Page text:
Australia-Indonesia Attitudes & Understanding Research: Qualitative research of contemporary attitudes and interventions

The ‘Australia-Indonesia Attitudes & Understanding Research: Qualitative research of contemporary attitudes and interventions’ study was conducted by Monash researchers Dr RoseAnne Misajon, Dr Howard Manns, Dr Ana-Maria Bliuc, and Muhammad Iqbal.

In the first part of the study, the researchers adapted a text analysis tool to examine differences between Australian and Indonesian newspapers in how the outlets reported events relevant to both nations.

In the second part, the researchers conducted a series of focus groups in both nations to collect qualitative data in order to establish a baseline understanding of the Australian-Indonesian relationship.

Dr Misajon, Dr Manns and Mr Iqbal presented findings at the Australia-Indonesia Attitudes Seminar in May 2016, and delivered the final report in August 2016.

Executive Summary

This project explores Indonesians’ and Australians’ respective attitudes toward one another adopting a multi-method, structured two-part approach. A key goal of the project was to form a framework and baseline for ongoing empirical research.

The authors acknowledge the financial support of the Australia-Indonesia Centre in preparing this report.

Key Outcomes:
Part 1 involved the application of the Linguistics Inquiry Word Count (LIWC) software for analysing Australian-Indonesian relations. Most significantly in terms of sustainability, this entailed the translation, adaption and validation of the Linguistic Inquiry Word Count (LIWC) software for use in the Indonesian language and consequently a tool for understanding the Indonesian context. To trial the use of LIWC, we selected two media outlets from Indonesia and two from Australia. We undertook textual data scraping of the media content from these online resources immediate prior, during and after dates coinciding to key events of interest to both Australia and Indonesia. However, in summary, with the translation and validation of the LIWC software for use in analysing Indonesian text, we have provided a unique tool that can now be used for a wide range of research questions, including (but not limited) to ongoing examination of online media content.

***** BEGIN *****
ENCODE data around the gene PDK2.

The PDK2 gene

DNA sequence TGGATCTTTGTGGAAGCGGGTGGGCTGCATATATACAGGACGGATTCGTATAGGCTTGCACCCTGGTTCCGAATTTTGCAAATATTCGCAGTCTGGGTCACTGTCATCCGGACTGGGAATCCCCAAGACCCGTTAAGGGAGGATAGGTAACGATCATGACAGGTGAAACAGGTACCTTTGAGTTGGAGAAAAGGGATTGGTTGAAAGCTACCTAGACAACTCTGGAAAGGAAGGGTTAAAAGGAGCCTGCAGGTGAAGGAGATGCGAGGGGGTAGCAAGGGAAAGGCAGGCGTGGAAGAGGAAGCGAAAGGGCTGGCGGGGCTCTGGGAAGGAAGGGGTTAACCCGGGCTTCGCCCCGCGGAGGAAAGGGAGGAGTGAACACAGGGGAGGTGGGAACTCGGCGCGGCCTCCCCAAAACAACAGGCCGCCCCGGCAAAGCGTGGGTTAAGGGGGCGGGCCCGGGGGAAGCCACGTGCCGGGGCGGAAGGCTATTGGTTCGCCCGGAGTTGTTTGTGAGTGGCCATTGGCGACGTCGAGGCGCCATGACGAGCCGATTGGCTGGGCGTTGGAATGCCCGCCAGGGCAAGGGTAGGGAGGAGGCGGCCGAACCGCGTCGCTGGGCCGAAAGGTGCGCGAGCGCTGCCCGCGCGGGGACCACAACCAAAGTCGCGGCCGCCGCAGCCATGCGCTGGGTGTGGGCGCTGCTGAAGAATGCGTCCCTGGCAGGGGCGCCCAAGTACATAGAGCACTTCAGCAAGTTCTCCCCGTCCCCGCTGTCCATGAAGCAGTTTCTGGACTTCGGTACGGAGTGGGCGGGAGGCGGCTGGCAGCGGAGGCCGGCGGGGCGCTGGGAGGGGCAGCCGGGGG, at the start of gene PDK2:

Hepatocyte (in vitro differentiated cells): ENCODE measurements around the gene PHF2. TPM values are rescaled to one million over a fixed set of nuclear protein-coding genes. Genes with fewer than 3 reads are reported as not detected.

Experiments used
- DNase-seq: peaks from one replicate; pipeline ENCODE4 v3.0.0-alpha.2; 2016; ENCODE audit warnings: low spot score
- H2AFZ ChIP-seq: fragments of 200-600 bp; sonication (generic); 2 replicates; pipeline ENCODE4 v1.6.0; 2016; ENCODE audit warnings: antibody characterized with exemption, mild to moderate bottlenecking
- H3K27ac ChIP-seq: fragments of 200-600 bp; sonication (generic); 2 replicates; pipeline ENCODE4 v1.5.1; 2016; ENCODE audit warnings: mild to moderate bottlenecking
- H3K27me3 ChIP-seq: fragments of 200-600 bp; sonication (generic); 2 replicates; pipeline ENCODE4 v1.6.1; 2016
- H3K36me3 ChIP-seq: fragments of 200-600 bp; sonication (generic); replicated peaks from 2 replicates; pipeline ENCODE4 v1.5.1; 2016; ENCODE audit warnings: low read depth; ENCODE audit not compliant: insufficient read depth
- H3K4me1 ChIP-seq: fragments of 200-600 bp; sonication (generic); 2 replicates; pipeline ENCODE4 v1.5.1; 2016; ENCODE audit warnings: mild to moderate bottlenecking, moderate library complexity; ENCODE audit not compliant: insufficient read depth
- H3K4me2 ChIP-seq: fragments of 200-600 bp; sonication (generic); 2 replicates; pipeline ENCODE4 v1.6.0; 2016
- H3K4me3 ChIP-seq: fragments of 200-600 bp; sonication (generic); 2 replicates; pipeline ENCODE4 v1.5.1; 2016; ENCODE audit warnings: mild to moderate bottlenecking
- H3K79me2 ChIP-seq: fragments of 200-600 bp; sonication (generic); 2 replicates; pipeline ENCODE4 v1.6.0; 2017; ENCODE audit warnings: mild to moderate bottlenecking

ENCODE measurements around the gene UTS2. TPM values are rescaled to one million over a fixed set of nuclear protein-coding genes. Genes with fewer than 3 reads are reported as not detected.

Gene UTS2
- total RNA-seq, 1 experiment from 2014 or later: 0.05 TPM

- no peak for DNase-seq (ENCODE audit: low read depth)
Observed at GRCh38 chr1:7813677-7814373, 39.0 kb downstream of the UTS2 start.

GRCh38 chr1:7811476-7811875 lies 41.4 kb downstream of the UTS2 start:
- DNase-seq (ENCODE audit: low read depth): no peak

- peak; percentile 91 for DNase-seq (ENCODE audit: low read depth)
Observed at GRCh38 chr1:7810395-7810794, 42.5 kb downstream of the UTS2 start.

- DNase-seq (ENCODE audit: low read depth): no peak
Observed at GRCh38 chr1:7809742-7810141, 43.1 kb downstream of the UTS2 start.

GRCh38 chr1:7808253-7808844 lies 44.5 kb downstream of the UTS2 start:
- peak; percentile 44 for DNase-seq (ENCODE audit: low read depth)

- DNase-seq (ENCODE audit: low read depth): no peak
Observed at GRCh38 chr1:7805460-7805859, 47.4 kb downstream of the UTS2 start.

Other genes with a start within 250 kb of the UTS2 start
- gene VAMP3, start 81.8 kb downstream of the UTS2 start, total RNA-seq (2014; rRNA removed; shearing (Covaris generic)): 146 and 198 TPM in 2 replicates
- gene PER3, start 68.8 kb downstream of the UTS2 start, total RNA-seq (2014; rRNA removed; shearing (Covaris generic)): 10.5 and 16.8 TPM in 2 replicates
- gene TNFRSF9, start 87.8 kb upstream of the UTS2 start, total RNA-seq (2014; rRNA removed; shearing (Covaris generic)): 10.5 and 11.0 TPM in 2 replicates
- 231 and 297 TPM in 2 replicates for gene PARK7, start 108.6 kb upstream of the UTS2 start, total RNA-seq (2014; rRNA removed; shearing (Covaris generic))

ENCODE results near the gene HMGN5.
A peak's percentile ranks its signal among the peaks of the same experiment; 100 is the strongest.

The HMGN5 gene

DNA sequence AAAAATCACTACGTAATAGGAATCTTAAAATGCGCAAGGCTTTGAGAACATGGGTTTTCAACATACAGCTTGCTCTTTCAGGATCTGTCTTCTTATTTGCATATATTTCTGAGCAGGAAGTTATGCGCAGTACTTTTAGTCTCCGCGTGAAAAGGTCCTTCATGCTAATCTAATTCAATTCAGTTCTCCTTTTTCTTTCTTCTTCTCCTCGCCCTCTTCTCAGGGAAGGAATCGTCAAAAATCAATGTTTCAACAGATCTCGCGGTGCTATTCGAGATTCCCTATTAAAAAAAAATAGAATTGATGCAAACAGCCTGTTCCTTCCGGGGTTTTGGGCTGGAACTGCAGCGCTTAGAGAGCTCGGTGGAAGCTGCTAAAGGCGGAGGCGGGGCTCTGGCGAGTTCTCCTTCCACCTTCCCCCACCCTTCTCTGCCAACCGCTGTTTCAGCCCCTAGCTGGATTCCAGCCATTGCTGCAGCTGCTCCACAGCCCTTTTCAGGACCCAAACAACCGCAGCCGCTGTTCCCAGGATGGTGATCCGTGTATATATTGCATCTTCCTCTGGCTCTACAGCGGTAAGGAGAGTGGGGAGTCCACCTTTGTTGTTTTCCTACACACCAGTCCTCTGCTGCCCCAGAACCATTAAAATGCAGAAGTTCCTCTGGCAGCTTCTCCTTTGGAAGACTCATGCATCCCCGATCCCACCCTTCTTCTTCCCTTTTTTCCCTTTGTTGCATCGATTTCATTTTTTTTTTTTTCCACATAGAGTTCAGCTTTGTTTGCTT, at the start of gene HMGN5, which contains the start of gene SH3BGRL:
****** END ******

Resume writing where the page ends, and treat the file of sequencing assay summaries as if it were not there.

The goal of Part 2 was to establish some form of baseline qualitative data regarding attitudes in the two countries by determining themes relevant to the Australia-Indonesia relationship. Qualitative data was collected via focus groups conducted in Australia and Indonesia, followed by thematic analysis of the data obtained. The themes arising from the focus groups were then examined in relation to the initial findings from LIWC, but also from the historical study conducted by Monash in parallel to this study.

Key recommendations for a research roadmap include:

  • Empirical data examining not only attitudes to Australians/Indonesians, but also perceived levels of trust, respect, knowledge/understanding across the two cultures.  Factors that may impact on these attitudes should be explored, including external (e.g. media), sociodemographic (e.g. age, travel, individual contact, education) as well as psychosocial factors (e.g. social / national identity, perceived intergroup differences)
  • The role of the media and social media should be further analysed (using tools such as LIWC), and that LIWC Indonesian dictionary could be further developed to analyse social media and other online texts.

Australia-Indonesia Attitudes Seminar

Dr RoseAnne Misajon, Dr Howard Manns, and Muhammad Iqbal presented their research at the Australia-Indonesia Attitudes Seminar, which took place at Monash University, Caulfield, May 2016. View their presentation below.